In the digital space, QR code fraud often begins with an email, text message or social media post that uses social engineering techniques to convince the user to scan the code. The message may claim to be from a trusted company or financial institution. Users who scan the code are directed to a malicious website that looks legitimate but is designed to steal their money or information.
In another type of scheme, fraudsters use QR codes to expose the user’s device to malware. The QR code might direct the user to a malicious website that downloads the malware onto their device, or the malware might be embedded in the QR code itself. Once the malware has infected the device, fraudsters can steal the user’s information.
Best Practices for Avoiding QR Code Fraud
Like traditional phishing schemes, QR code fraud relies on the misplaced trust of consumers. Therefore, the best protection is healthy skepticism of QR codes. Consumers should be wary of any QR code provided by an unknown source; such codes should be treated like unknown hyperlinks. In other words, do not scan the code if you are uncertain of its source.
There are many other things consumers can do to avoid QR code fraud. The FBI issued a public service announcement in January warning consumers about QR code fraud. The announcement contained the following tips:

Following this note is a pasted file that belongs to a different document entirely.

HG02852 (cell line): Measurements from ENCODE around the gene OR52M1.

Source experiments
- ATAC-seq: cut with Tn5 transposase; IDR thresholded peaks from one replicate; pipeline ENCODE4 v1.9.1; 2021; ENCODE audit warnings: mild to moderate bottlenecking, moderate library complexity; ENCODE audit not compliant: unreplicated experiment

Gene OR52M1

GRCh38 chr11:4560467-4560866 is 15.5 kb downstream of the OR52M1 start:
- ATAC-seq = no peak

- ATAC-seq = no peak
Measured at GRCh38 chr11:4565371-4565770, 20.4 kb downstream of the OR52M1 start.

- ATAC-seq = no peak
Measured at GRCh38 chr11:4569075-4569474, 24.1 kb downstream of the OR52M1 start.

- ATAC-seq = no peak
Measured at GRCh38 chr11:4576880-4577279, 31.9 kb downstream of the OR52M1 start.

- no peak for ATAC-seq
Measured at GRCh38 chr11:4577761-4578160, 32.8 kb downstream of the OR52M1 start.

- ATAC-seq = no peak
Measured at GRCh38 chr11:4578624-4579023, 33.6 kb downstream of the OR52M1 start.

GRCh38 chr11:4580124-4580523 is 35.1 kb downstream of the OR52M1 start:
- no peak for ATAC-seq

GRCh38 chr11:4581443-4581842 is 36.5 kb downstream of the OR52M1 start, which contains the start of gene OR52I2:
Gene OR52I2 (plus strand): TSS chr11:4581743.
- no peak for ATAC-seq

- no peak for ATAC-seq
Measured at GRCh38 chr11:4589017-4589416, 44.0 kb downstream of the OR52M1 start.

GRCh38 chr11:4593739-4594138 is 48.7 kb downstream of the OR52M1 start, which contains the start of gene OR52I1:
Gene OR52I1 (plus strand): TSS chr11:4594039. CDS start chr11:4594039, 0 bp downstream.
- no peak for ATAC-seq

- Once you scan a QR code, check the URL to make sure it is the intended site and looks authentic. A malicious domain name may be similar to the intended URL but with typos or a misplaced letter.
- Practice caution when entering login, personal or financial information from a site navigated to from a QR code.
- If scanning a physical QR code, ensure that the code has not been tampered with, such as with a sticker placed on top of the original code.
- Do not download an app from a QR code. Use your smartphone’s app store for a safer download.
- If you receive an email from a company stating that a recent payment failed and you can only complete the payment through a QR code, call the company to verify.
- Locate the company’s phone number through a trusted site rather than a number provided in the email.
- Do not download a QR code scanner app. This increases your risk of downloading malware onto your device. Most phones have a built-in scanner through the camera app.
- If you receive a QR code that you believe to be from someone you know, reach out to them through a known number or address to verify that the code is from them.
- Avoid making payments through a website navigated to from a QR code. Instead, manually enter a known and trusted URL to complete the payment.
According to Coinbase, its floating QR code Super Bowl commercial was an unqualified success. The ad drove millions of consumers to the company’s website and increased brand awareness. It also illustrated that consumers are probably too willing to scan QR codes provided by unknown sources. Hopefully, the conversation surrounding the ad raised awareness of QR code fraud and created some healthy skepticism.
Ron Cresswell, J.D., CFE
Senior Research Specialist, Association of Certified Fraud Examiners